Food variables were divided into equal thirds and then multiple stepwise logistic regression analysis for an unmatched case-controlled study was performed comparing each category with the reference category, i.e. the lowest third of intake. The model was adjusted for body mass index (BMI); some cases of COPD lose body weight due to lower calorie intake, and thus controlling for BMI controlled for the effect of COPD on total calorie intake. Known risk factors for COPD, such as sex, age and social class, were also tested in the model and retained if significance was at 5%.


As shown in figure 1, from the initial subjects selected 185 GP-listed COPD subjects (59%) and 191 non-COPD-listed subjects (56%) replied. Of these, 143 COPD-listed subjects (77%) and 150 non-COPD-listed subjects (79%) attended a general practice for spirometry. Using the spirometry values, as explained previously, and after recategorising and removing subjects who failed to perform an adequate spirometry test, 150 cases and 116 controls were used for the final analysis. Sex and age comparisons of responders and nonresponders indicated that nonresponders were of similar ages to responders (nonresponder cases 68.6 yrs (sd 11.0), nonresponder controls 61.9 yrs (sd 9.2), with slightly less responding males (nonresponder cases 54%, nonresponder controls 50%), see table 1 for comparison.

View this table:
Table 1—

Characteristics of participants by group

The characteristics of cases and controls are summarised in table 1. The risk factors for COPD are summarised in tables 2 and 3. As expected, it was found that the older the subject the greater the risk of COPD (p<0.001). Also, as expected, having a BMI of <25 was also significantly associated with COPD (p<0.001). After controlling for age and BMI, vegetables were significantly associated with a reduction in the risk of COPD. Benefits from fruit appeared to be mainly in the upper third of subjects who consumed >121 g of fruit·day−1 (∼1–2 portions) compared to the other two groups. When compared to the other two groups combined, this top third were less likely to have COPD (odds ratio (OR) 0.46, 95% confidence interval (CI) 0.21–0.96, p=0.04) when the model was adjusted for the other predictors of COPD. Using data from the EPIC questionnaire about specific fruit and vegetable intake, apple intake (top third, ≥3·week−1) was the only fruit or vegetable to show a significant protective association in univariate analysis (OR 0.47, 95% CI 0.24–0.95). In either univariate or multivariate analyses, no other food groups containing antioxidants such as fish and dairy produce, proteins, fats or snack items, were significantly protective or harmful, which suggests the effect is specific to fruit and vegetables and is due to the effects of COPD on overall calorie/food intake. To further test for reverse causality, i.e. to check whether current diet is influenced by the presence of disease, a separate analysis was performed. The 34 incident cases, i.e. the recategorised controls who had never been told by a GP that they had a diagnosis of COPD, were an important group since they had not had a chance to change their diet in response to being told they had lung obstruction. This group showed very similar results to prevalent cases, with an OR for the top tertile of fruit intake in univariate analysis of 0.35 (95% CI 0.10–1.18). For vegetable intake, the three groups, using the bottom third as a reference, had ORs of 1.0, 0.78 (95% CI 0.33–1.87) and 0.47 (95% CI 0.19–1.16), respectively. This indicates that the results cannot be explained by a change in diet following the diagnosis of COPD.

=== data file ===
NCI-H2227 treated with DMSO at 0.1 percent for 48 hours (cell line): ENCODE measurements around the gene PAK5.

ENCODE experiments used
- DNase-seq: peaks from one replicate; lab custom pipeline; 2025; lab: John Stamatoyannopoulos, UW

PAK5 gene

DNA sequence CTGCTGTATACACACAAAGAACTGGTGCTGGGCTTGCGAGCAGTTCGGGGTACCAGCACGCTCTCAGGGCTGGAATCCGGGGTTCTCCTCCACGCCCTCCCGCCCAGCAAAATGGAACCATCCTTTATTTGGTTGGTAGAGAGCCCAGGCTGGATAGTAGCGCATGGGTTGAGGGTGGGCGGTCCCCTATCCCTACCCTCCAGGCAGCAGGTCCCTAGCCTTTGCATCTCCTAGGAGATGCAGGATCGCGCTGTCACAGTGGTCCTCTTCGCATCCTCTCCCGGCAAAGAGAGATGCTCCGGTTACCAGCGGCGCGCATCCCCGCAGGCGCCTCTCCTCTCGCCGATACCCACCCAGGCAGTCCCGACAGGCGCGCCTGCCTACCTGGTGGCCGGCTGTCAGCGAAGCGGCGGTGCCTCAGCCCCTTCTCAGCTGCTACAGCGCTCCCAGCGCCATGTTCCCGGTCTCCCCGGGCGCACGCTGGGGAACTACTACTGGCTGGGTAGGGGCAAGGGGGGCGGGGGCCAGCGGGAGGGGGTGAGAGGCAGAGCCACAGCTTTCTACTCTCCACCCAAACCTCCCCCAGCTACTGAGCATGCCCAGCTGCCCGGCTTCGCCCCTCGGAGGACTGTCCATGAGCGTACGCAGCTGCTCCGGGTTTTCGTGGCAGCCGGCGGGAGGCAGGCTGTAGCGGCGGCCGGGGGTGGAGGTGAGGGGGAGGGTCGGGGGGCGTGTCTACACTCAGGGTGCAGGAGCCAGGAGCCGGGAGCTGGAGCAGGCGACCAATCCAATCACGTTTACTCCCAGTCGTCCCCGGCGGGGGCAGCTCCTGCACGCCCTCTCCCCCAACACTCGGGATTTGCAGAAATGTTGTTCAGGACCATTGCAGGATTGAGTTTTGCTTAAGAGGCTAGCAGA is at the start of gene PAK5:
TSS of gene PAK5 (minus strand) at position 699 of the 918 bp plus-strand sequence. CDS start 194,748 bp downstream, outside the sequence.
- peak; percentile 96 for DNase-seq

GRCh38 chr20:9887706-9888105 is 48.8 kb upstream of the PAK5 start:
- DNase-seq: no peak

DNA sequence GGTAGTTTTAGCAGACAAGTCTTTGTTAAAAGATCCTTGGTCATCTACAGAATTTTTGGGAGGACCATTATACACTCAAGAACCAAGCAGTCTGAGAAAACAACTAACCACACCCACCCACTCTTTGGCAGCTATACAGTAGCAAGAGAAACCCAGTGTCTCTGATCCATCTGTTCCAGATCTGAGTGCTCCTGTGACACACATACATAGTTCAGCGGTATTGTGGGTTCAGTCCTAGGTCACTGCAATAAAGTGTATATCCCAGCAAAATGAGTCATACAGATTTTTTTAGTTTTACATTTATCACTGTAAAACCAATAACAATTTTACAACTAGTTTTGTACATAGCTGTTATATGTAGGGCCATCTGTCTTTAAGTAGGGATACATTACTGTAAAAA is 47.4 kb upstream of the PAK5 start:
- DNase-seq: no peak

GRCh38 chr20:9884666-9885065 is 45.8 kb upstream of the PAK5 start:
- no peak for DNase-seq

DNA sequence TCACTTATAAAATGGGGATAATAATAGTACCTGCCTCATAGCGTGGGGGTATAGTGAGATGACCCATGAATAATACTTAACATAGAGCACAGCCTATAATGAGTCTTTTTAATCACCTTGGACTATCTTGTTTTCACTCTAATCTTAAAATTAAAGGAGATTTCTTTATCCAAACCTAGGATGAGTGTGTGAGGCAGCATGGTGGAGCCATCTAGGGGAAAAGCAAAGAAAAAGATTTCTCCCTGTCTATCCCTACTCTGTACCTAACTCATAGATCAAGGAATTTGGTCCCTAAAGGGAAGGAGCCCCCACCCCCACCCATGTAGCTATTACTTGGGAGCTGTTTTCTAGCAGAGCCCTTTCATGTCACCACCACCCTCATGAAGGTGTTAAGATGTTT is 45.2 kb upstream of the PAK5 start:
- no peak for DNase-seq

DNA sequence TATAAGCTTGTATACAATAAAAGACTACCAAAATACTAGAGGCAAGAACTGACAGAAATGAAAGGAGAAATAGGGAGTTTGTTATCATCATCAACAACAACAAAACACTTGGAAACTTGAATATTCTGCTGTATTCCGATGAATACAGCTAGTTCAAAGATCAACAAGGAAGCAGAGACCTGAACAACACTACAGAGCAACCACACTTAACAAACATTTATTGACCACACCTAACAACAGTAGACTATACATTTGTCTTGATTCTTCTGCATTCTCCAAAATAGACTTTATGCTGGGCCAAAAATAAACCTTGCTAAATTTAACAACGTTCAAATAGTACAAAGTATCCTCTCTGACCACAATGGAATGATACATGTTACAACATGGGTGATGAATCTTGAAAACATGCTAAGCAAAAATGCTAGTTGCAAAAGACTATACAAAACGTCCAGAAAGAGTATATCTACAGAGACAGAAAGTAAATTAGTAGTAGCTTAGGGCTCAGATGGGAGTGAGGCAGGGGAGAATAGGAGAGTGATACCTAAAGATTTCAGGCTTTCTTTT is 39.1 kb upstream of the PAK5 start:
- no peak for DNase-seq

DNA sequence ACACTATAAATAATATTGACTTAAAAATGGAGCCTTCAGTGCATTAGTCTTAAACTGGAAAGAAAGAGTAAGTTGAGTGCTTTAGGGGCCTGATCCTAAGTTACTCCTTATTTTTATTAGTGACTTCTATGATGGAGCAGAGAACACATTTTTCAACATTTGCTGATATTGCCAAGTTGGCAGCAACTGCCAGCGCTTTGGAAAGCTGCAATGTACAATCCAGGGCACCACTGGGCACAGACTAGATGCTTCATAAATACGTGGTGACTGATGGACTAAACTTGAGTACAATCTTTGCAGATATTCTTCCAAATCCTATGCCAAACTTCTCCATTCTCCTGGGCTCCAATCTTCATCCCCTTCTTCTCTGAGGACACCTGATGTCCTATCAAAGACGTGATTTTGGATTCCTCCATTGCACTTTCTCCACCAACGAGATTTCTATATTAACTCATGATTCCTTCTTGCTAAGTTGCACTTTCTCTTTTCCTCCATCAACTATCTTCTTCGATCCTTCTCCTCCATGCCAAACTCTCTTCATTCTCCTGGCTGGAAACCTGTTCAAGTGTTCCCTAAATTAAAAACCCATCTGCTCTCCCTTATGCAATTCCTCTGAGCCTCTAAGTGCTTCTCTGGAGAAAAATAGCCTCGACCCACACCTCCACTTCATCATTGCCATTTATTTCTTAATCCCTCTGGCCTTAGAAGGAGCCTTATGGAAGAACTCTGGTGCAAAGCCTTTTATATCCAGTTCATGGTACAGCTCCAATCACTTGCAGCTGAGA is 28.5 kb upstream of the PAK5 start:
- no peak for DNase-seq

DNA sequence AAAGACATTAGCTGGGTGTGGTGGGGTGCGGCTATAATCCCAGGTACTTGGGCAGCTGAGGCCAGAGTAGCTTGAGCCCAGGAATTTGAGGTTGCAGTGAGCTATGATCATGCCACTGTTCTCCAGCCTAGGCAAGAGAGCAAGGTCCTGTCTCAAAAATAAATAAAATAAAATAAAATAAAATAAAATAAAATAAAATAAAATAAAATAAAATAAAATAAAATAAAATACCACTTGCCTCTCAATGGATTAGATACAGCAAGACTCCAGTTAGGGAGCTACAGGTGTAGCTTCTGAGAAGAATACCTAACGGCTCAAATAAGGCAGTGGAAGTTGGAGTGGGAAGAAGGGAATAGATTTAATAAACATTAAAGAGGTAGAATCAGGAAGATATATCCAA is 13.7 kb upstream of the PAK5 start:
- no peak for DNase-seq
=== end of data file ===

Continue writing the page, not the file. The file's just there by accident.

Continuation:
View this table:
Table 2—

Sociodemographical and physiological predictors of chronic obstructive pulmonary disease

View this table:
Table 3—

Dietary predictors of chronic obstructive pulmonary disease


This study shows that low dietary intake of fruit and vegetables is associated with increased prevalence of COPD in subjects with a smoking history of >10 pack-yrs. This suggests that other factors, as well as cigarette smoke, are involved in the development of this major disease whose incidence is currently increasing worldwide 21.